Dixon plays big enough for Ducks

Times Staff Writer

EUGENE, Ore. -- All week long, Dennis Dixon kept one thing in mind.

As the Oregon quarterback prepared to face USC and the nation’s third-ranked defense, he wasn’t thinking about long passes or mad scrambles.

“We weren’t expecting any kind of explosive plays,” he said. “You’ve just got to dink and dunk ‘em.”

It was a paradigm shift for a team that ranked second in the nation, scoring more than 46 points a game, and a quarterback known for his big-play potential.


Dixon showed a different side at Autzen Stadium on Saturday, calmly managing a no-huddle offense, completing key passes and running when necessary. His steady performance not only helped fifth-ranked Oregon to a 24-17 victory, it reinforced his candidacy for the Heisman Trophy.

“When he sees an opportunity, he seizes it,” USC linebacker Brian Cushing said. “That’s what great players do.”

His numbers were not gaudy, nothing extraordinary about 157 yards passing and 76 more on the ground, including a short touchdown run. The Trojans actually outgained Oregon, 378 yards to 339.

But Dixon converted on USC errors and, just as important, finished with no turnovers.


Compare that to last year at the Coliseum, when he had a pass intercepted, leading to a Trojans touchdown. The more he struggled, the more he split time with backup Brady Leaf.

In recent days, Coach Pete Carroll referenced the need to pressure Dixon, to “bang him around.”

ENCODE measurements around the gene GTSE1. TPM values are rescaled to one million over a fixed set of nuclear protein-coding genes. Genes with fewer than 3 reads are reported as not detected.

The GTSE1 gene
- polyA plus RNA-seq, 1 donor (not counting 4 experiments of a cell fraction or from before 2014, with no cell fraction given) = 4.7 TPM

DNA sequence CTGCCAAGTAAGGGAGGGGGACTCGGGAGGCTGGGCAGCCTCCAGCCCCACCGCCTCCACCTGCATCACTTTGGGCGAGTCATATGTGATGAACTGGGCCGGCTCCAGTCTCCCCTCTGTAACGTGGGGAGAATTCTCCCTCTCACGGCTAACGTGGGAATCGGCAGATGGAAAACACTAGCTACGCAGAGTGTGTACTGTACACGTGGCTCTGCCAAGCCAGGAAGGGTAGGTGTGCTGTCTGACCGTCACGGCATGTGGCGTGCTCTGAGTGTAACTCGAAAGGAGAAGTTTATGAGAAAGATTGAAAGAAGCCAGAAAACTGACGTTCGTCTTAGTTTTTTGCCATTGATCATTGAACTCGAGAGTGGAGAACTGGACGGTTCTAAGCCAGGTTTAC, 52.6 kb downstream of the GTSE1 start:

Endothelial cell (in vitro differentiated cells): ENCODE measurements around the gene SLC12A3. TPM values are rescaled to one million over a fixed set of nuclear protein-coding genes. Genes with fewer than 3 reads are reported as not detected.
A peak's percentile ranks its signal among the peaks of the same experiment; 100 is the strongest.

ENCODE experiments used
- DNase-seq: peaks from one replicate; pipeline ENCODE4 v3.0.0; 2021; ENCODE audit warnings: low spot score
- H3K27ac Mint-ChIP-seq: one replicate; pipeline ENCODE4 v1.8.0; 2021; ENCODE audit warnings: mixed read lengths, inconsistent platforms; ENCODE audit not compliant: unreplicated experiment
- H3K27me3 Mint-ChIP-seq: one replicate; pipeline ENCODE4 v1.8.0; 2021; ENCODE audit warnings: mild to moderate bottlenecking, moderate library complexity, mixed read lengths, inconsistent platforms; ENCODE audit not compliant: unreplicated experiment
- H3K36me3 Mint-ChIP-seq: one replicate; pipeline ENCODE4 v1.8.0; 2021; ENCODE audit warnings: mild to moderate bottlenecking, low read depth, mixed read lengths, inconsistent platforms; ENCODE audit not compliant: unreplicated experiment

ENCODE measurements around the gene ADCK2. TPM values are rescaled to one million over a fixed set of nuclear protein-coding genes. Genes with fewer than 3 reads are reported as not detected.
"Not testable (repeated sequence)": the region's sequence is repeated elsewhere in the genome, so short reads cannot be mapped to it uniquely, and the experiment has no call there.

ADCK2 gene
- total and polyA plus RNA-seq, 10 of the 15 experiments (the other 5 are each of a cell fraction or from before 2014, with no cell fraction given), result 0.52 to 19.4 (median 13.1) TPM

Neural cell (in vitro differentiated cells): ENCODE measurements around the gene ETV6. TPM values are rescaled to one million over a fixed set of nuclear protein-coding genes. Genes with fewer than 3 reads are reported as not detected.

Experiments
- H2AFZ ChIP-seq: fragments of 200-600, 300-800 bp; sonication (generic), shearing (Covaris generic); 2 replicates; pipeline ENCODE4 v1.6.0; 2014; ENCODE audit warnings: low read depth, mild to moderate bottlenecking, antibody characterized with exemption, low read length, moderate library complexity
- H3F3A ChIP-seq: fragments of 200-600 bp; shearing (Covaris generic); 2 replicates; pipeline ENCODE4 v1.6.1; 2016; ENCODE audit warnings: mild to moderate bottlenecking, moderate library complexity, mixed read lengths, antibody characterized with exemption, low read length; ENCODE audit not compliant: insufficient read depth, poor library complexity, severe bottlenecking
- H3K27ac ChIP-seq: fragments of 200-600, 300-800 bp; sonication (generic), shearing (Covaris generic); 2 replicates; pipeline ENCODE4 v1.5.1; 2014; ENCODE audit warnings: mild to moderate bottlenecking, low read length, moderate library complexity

But his teammates and coaches say the senior has matured. Though much of the nation saw his two late turnovers in a loss to California, he entered the USC game with a 69% completion rate and 16 touchdown passes against only three interceptions.

“Dennis is more confident in both the running game and the passing game,” Oregon Coach Mike Bellotti said. “And our team is more confident in him.”


That poise translated into a quarterback who lined his team up quickly on Saturday, took signals from the sideline and got the right plays called. A quarterback who made intelligent reads on the option. A quarterback who dropped back and patiently scanned all of his receivers.

Also, a guy who knew when to take off running.

Whenever the USC defense dropped too deep into pass coverage, Dixon sprinted away from the rush for key gains. As linebacker Rey Maualuga said: “That killed us.”

Dixon mixed the run and pass on a first-quarter drive that ended with a third-down run for a touchdown and a 7-0 lead. He did it again at the end of the half, moving the Ducks close enough for a field goal and a 10-3 lead.


Oregon tailback Jonathan Stewart said he fed off that success in running for 103 yards and two touchdowns.

“Dennis’ scrambling in the first half got things moving,” Stewart said, adding: “He’s that good. He can make anybody miss.”

Just as important were the occasions when Dixon threw the ball away or took a sack without trying to force the pass.

Oregon’s margin of victory came on a fourth-quarter drive in which he took advantage of a USC turnover by completing a 17-yard pass, then converting a third and six on the ground before Stewart scored from a yard out.


The victory keeps the Ducks at the forefront of the national championship race. It might also have jump-started a “Dixon for Heisman” campaign.

“Are you kidding?” Stewart asked. “Of course people should be thinking of him.”